Luckily, gadget-makers understand the cruelty of travel, and are always creating new devices that help the mobile worker/road warrior ease the pain of a hotel room with few outlets, or expensive in-room Wi-Fi. Here are three gadgets I've recently tested that can help you on your next trip:
Encryption is one of the best ways to prevent the type of terrible headaches that many high-profile companies have experienced with stolen data. Even if experienced hackers are able to penetrate a system, having the data encrypted can mean that nothing useful is taken.
The latest release of Fedora, nicknamed "Heisenbug," is a step towards making Fedora a player in the mobile arena. Fedora 20 also includes more support for cloud, and this is also the first release that supports cheap, low-power ARM processors as a primary architecture, in addition to Intel and AMD chips.
The terms "Internet of Things" (IoT) and "connected home" are two of the trendiest buzzwords in the technology world today. And while both clearly offer very real potential, they also introduce their own share of risk, particularly if they're not approached with caution, according to Jerry Irvine, an owner and CIO of IT outsourcing services firm, Prescient Solutions.
Everyone needs a Wi-Fi spectrum analyzer, but there are times when analyzing cellular spectrum is also essential. Fluke Networks' new AirMagnet Spectrum ES provides a broad range of capability at a very attractive price. Spectral analysis, a longstanding fixture in electronics and manufacturing test, and, more recently as a valuable tool for understanding coverage, interference, and other elements of Wi-Fi, is the art and science of extracting meaning and insight from wireless systems at Layer 1 -- radio waves.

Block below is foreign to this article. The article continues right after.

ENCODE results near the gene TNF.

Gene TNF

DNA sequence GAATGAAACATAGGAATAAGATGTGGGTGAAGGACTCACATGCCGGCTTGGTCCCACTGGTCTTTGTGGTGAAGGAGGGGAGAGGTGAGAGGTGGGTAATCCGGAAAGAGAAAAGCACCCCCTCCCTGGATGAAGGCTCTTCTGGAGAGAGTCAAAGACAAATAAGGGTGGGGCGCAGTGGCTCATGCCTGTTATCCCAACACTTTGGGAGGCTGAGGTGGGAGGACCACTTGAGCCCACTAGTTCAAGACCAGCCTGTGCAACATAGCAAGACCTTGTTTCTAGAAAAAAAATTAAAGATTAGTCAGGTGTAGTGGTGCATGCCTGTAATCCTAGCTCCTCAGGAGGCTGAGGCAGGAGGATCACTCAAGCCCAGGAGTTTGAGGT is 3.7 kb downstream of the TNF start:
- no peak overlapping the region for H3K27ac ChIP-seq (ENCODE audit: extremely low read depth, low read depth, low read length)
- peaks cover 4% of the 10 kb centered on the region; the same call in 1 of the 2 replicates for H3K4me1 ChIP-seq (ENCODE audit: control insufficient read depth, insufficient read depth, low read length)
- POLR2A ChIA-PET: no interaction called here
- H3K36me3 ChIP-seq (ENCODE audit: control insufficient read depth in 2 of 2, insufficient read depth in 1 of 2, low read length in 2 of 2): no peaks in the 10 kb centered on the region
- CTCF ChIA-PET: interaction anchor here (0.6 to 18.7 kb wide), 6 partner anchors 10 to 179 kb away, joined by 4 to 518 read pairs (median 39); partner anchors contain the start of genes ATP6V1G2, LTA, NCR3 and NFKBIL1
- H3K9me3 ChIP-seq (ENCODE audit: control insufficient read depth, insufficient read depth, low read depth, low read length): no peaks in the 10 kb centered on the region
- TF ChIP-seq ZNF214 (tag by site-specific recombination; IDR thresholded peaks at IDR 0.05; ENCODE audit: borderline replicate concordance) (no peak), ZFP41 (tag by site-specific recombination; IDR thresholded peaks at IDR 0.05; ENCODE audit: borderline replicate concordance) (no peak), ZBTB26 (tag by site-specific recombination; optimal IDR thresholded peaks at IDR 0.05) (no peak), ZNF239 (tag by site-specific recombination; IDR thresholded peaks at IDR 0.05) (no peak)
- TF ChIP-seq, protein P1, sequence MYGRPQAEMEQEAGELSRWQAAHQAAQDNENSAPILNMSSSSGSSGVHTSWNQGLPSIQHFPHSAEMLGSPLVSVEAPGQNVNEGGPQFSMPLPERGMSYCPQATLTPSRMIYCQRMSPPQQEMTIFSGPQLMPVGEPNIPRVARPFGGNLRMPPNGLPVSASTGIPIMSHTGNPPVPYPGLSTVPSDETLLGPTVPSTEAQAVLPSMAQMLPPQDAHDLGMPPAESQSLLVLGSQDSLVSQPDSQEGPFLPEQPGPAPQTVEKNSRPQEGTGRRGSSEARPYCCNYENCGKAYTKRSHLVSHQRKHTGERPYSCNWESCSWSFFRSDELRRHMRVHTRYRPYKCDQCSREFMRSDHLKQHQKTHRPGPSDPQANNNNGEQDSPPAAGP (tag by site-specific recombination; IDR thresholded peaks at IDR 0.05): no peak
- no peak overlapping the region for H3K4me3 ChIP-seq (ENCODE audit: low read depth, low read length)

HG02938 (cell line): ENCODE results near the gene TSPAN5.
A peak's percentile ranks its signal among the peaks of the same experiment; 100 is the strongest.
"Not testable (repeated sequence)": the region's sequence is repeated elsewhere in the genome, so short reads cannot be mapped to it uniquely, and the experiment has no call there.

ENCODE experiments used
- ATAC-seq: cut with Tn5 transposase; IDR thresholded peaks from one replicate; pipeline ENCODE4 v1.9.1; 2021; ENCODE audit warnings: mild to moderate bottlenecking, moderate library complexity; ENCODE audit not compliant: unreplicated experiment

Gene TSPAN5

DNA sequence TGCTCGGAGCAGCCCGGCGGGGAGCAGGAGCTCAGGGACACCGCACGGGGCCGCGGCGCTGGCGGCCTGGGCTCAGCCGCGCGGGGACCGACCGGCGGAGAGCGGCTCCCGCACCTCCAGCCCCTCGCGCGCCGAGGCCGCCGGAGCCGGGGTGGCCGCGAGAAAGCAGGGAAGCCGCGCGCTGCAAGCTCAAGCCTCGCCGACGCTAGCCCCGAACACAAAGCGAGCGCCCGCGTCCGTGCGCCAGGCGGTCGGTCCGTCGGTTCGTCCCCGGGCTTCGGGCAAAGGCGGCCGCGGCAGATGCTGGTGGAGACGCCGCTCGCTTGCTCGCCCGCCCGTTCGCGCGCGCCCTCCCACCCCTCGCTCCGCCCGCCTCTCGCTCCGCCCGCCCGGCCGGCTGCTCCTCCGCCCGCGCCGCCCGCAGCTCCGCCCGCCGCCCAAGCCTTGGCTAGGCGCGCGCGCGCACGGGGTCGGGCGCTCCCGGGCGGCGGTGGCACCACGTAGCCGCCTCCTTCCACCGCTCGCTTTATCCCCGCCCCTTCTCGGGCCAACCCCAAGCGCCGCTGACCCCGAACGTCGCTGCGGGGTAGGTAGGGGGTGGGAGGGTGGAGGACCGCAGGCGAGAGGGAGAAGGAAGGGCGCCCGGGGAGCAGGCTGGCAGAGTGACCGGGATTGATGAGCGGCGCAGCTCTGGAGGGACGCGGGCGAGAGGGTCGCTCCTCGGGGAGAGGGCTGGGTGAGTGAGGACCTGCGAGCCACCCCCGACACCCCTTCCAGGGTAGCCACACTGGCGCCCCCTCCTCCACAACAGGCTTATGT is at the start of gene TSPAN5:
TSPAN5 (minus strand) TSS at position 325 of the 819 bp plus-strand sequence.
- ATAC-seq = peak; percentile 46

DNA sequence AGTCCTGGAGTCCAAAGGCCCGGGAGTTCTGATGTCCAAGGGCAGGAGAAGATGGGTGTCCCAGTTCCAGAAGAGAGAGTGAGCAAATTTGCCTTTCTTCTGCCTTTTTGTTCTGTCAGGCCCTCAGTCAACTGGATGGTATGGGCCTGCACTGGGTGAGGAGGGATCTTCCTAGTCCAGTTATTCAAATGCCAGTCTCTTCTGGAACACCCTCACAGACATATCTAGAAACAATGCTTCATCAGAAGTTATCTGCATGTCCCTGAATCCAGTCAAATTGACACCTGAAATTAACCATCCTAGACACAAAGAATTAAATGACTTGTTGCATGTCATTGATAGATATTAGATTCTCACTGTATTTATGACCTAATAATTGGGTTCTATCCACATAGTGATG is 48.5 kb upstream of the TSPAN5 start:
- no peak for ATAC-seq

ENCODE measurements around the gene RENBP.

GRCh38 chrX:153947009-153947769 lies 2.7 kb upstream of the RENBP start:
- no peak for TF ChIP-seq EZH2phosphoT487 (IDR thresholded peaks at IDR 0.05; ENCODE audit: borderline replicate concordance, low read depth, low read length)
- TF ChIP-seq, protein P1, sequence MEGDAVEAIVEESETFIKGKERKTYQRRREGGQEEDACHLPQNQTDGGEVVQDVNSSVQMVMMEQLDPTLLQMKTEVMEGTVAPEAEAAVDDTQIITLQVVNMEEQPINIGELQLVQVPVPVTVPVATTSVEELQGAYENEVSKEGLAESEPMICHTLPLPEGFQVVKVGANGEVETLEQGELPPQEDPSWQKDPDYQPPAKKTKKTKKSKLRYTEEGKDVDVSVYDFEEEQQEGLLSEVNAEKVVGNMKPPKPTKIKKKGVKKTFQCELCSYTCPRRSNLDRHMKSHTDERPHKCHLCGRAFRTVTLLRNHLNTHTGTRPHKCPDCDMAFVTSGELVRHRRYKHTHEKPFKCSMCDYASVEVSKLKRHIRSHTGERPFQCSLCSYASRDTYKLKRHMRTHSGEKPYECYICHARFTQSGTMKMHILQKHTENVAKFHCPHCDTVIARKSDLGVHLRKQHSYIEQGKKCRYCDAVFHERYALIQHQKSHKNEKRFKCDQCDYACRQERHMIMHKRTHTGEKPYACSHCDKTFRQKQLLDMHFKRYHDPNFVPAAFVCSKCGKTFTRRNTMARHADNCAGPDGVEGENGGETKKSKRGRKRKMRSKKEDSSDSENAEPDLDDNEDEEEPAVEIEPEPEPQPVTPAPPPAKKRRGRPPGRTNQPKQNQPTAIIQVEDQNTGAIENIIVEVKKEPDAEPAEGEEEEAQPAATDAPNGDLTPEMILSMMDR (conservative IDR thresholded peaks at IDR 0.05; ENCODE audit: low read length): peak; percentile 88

The best TED speakers, channeling Steve Jobs, are dynamic, engaging and moving. Meanwhile, analytics technology can provide near-real-time feedback on whatever you want, including audience (dis)engagement. So why are so many tech industry events just more of the same?
Hidden in Cisco's Nexus 9000 and Application Centric Infrastructure news was another nifty announcement: an optical transceiver that delivers 40Gbps speeds using older 10Gbps fiber and standard connectors. Cisco's "BiDi" optical transceivers solve a sticky cabling problem in an elegant way.
Over the past few weeks we've been snowbound several times, which also included a school vacation week. With my kids asking me for the one-millionth time "What can we do, Dad?", fortunately I had two technology-related items for the column to test out, and they would also appeal to the youngsters as well as adults.
In February 2011, the global Internet Assigned Numbers Authority (IANA) allocated the last blocks of IPv4 address space to the five regional Internet registries. At the time, experts warned that within months all available IPv4 addresses in the world would be distributed to ISPs.
Broadcom got a jump on Mobile World Congress this week, announcing two steps forward in its fledgling LTE silicon business. On Monday, the company introduced a turnkey solution for LTE smartphones to be priced under US$300. On Tuesday, it announced a test, on a live carrier network in Finland, of a high-end handset chip that can use so-called Category 6 LTE with speeds as high as 300Mbps (bits per second).
Erickson Living, a company that manages 16 Continuing Care Retirement Communities in nine states, faces a unique challenge when it comes to installed a wireless network a each retirement community has common areas where residents share available bandwidth, but there are also individual residential units where end users have their personal phone and Internet connections.